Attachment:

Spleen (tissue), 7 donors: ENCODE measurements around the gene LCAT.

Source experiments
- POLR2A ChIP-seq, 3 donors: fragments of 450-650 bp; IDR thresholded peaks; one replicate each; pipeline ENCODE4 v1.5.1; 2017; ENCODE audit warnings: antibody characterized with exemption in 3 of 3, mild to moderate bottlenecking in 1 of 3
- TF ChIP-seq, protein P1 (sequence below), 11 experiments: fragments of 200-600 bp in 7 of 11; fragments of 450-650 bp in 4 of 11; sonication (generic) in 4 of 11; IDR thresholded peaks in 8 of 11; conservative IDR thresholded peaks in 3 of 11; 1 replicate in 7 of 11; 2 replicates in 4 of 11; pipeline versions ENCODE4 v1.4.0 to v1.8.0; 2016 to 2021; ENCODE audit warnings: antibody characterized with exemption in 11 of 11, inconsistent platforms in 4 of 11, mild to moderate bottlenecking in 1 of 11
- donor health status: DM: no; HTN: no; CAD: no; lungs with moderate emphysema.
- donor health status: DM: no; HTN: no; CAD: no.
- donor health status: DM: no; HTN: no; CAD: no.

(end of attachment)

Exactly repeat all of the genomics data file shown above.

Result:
Spleen (tissue), 7 donors: ENCODE measurements around the gene LCAT.

Source experiments
- POLR2A ChIP-seq, 3 donors: fragments of 450-650 bp; IDR thresholded peaks; one replicate each; pipeline ENCODE4 v1.5.1; 2017; ENCODE audit warnings: antibody characterized with exemption in 3 of 3, mild to moderate bottlenecking in 1 of 3
- TF ChIP-seq, protein P1 (sequence below), 11 experiments: fragments of 200-600 bp in 7 of 11; fragments of 450-650 bp in 4 of 11; sonication (generic) in 4 of 11; IDR thresholded peaks in 8 of 11; conservative IDR thresholded peaks in 3 of 11; 1 replicate in 7 of 11; 2 replicates in 4 of 11; pipeline versions ENCODE4 v1.4.0 to v1.8.0; 2016 to 2021; ENCODE audit warnings: antibody characterized with exemption in 11 of 11, inconsistent platforms in 4 of 11, mild to moderate bottlenecking in 1 of 11
- donor health status: DM: no; HTN: no; CAD: no; lungs with moderate emphysema.
- donor health status: DM: no; HTN: no; CAD: no.
- donor health status: DM: no; HTN: no; CAD: no.